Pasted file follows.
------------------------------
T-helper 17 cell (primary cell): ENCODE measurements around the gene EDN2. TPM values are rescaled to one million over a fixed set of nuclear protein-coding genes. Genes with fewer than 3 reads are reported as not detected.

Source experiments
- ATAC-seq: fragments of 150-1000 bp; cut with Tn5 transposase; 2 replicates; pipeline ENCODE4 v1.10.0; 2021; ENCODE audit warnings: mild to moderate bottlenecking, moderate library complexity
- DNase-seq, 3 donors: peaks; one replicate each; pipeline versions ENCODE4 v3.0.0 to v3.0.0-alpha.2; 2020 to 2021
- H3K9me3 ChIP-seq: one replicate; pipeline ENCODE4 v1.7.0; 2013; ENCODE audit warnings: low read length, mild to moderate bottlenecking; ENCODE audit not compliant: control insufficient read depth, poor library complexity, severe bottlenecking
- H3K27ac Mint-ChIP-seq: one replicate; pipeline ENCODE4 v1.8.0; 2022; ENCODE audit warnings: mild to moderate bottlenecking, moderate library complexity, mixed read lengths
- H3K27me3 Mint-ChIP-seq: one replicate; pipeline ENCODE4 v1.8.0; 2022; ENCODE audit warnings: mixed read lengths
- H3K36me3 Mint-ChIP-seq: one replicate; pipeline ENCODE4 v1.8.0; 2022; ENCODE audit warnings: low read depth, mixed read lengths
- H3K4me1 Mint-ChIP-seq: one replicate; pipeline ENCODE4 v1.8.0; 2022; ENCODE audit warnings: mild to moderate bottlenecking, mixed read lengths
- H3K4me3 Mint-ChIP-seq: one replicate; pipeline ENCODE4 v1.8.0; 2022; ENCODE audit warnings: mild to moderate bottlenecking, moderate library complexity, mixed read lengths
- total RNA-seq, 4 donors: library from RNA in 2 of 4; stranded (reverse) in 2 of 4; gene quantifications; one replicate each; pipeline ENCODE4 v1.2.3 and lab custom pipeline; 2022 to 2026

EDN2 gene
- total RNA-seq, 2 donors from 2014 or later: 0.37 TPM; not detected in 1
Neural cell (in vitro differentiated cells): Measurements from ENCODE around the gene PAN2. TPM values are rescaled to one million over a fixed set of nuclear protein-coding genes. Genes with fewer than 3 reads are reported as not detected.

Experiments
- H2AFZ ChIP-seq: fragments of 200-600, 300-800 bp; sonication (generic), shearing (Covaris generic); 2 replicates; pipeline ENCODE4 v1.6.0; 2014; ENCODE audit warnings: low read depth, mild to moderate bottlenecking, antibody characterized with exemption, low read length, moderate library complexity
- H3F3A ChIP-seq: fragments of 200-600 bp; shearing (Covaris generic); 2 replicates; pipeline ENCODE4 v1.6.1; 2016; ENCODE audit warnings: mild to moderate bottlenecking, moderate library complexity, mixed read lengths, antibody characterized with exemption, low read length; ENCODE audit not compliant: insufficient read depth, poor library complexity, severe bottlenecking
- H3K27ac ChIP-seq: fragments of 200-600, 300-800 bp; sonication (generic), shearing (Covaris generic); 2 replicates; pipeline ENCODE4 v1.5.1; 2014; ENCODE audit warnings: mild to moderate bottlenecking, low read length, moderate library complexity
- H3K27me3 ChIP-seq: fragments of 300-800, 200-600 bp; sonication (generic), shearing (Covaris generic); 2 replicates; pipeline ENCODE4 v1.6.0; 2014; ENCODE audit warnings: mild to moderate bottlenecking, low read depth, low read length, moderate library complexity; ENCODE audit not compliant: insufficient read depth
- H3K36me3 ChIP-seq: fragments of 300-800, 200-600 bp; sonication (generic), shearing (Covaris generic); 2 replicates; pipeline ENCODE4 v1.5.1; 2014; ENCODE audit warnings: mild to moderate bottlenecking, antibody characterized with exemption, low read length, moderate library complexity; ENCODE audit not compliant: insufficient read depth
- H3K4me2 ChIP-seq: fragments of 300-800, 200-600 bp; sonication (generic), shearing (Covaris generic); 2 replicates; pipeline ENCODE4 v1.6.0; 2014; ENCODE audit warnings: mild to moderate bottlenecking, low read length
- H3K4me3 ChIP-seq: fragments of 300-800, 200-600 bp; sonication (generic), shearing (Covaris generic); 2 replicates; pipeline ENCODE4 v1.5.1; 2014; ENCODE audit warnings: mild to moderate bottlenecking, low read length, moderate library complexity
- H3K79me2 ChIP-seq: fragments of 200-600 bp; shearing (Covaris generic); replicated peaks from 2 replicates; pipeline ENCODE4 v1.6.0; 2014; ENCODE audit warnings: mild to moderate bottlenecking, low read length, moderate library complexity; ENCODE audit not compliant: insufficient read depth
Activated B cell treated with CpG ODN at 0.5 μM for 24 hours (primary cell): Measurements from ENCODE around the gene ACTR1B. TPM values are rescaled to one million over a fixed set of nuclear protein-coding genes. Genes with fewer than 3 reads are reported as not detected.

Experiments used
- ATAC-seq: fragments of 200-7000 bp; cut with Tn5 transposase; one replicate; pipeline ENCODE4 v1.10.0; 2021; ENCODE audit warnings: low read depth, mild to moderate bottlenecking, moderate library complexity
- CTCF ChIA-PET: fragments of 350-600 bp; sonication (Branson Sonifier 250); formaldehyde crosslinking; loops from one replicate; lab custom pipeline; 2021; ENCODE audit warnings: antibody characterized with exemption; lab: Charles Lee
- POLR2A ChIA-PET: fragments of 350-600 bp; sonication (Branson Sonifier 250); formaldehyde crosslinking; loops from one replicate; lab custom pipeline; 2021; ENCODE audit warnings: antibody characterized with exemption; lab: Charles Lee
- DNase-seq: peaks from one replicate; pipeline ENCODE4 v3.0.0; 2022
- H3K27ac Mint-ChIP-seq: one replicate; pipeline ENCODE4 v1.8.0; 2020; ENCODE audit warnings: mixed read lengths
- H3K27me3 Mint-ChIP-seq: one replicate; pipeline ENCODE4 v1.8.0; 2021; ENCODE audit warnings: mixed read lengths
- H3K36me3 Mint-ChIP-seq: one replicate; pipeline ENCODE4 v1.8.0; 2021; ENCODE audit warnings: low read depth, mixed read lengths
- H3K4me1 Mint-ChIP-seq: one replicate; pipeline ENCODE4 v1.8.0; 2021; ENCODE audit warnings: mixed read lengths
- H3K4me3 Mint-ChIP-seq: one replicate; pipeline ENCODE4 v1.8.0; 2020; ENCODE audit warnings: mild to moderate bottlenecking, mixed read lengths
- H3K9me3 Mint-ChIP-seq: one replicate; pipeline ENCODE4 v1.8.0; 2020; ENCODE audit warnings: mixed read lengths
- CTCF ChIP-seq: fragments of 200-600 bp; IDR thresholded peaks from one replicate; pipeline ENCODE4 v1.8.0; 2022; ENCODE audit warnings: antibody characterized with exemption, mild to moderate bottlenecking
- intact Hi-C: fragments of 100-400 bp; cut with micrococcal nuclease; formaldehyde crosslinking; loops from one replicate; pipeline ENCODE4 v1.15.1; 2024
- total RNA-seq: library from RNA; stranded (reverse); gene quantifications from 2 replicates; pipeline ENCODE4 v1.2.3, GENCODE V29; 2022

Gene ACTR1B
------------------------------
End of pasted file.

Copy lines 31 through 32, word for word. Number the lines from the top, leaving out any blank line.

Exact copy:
- H3K27me3 Mint-ChIP-seq: one replicate; pipeline ENCODE4 v1.8.0; 2021; ENCODE audit warnings: mixed read lengths
- H3K36me3 Mint-ChIP-seq: one replicate; pipeline ENCODE4 v1.8.0; 2021; ENCODE audit warnings: low read depth, mixed read lengths